In a presidential election where a border wall and immigration are front and center – people are watching the Latino vote. This year, there are a record 27 million Hispanics eligible to vote, and almost half of them are millennials.
It’s lunchtime at El Centro College in downtown Dallas, and people are milling about the cafeteria. At one table, volunteers encourage students to register to vote.
Jocelyn Medrano just signed up. At 18, she’s one of the 3 million Hispanic millennials in Texas. She says she feels pressure to vote since it’s the first time she can, even though she doesn’t trust either candidate.
“It’s kind of between two people that, you know, are so different and I feel like they’re just saying things to get elected,” she said.
This lack of enthusiasm might be one reason why about 2.5 million Hispanics of voting age aren’t registered to vote in Texas.
At El Centro, students say they’re especially concerned about Donald Trump.
“All his ideas don’t correlate to what I need: he’s misogynist and against Hispanics,” 19-year-old Paulina Gonzalez said.
“It makes me concerned for most of my family. I wouldn’t really want to lose them – have them go back to Mexico,” 18-year-old Joel Segura said.
This will be their first time casting a ballot for the president, and they’re part of a growing demographic. Nationally, a projected 12 million Hispanic millennials will be eligible to vote this November.
But in Texas, you can’t vote unless you’re registered. And time’s almost up.
“It's our experience that most people don't pay attention to elections until two weeks out,” Lydia Camarillo of the Southwest Voter Education Project, said. “And as you know, the Texas requirements are that you must register 30 days out. So if people aren't registered when they're paying attention two weeks before the election they lose an opportunity to vote because they weren't able to register in time.”
Camarillo says Trump is not focusing on attracting the Latino vote. And that’s a problem if he wants to win favor with the Latino electorate.
Recently the civic group, Voto Latino, says it’s helped register over 28-thousand people in Texas. The surge in people registration could be tied to Donald Trump’s comments: about building a wall between the United States and Mexico, and about possibly deporting millions of undocumented immigrants.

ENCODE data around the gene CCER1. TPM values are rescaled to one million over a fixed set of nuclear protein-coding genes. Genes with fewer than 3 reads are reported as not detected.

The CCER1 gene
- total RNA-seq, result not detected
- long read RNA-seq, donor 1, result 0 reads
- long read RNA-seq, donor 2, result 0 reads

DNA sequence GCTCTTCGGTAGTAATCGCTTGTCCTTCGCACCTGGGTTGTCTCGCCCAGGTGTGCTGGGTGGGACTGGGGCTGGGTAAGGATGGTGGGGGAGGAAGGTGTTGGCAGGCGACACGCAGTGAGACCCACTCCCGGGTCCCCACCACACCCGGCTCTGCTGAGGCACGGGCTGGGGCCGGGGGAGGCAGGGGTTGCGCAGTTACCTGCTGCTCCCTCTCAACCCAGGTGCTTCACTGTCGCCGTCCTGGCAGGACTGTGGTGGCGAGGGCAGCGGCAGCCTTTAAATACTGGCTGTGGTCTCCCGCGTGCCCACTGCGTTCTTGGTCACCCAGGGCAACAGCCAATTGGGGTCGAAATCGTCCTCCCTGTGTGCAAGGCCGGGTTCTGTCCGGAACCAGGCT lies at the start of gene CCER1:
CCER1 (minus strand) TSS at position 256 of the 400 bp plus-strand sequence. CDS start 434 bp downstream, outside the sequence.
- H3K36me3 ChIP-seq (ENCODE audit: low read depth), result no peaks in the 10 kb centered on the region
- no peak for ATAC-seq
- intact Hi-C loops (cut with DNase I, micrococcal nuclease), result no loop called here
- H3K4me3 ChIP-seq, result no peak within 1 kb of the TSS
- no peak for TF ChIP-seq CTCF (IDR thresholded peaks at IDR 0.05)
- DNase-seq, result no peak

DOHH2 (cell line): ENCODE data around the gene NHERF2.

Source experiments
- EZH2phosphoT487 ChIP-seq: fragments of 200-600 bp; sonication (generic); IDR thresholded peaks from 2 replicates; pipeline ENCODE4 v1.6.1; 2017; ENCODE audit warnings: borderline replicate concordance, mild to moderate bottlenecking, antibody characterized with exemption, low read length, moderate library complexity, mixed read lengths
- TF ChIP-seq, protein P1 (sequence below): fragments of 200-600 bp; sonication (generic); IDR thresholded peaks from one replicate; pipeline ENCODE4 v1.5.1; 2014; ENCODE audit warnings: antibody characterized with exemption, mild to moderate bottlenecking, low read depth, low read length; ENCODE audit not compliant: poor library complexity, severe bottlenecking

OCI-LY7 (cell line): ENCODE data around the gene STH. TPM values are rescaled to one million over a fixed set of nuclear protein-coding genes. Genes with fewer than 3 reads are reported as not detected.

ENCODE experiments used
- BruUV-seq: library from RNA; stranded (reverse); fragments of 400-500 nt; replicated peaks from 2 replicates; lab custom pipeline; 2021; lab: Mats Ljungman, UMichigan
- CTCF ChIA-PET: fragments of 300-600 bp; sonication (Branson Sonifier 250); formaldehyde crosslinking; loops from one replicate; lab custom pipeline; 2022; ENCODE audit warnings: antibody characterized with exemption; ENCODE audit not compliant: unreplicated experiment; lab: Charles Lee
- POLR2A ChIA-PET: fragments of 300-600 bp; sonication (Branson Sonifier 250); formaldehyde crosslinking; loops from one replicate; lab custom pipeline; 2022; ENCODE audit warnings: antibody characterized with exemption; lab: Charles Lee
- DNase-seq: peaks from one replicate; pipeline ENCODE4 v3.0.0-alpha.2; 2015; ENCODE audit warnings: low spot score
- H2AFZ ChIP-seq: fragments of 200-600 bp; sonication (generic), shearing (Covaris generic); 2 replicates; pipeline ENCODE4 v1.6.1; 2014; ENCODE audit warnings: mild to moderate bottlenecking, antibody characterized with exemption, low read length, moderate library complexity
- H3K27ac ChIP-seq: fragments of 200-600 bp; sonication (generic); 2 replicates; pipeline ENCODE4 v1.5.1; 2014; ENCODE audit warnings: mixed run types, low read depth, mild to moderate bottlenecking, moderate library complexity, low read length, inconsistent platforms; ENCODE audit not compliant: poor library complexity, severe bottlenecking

Joel Segura just started at El Centro and is the first person in his family to go to college.
He says he wanted to vote for Bernie Sanders, but now he’s undecided. Segura says even his usually a-political family is taking notice this year.
“I hear them talking about it more than usual,” he said. “Mainly favoring Hillary Clinton and why we should vote for her. And why Trump is a bad person. So yeah, it’s definitely brought more conversation within the family.”
Voter outreach groups hope increased attention to issues in the Latino community will bring more people to the polls. In the 2012 presidential election, per capita, Texas Latinos voted nine percent less than the national average.
Camarillo with the Southwest Voter Education Project says that’s because in a red state like Texas – it’s easy to feel like your vote doesn’t matter.
Matt Barretto is co-founder of the polling and research firm Latino Decisions. He understands that feeling.
“A typical election here in the Texas might be decided by 700,000 votes,” Barretto explained a policy forum. “That’s a landslide. That’s a lot. That makes it very hard, Texas is not competitive.”
El Centro student Paulina Gonzalez says she’s heard that at home. She, however, is pumped to vote and says there’s only one candidate for her – Hillary Clinton. This millennial is excited to share the experience with her dad. He’s planning to cast his first ballot as well.
“Usually my parents think that your vote doesn’t count, so they never really cared to vote,” she said. “Since Trump is in this election, he’s strongly against Mexicans and trying to build a wall, so he thought it was time to vote.”
Gonzalez will just have to make sure her dad is registered first.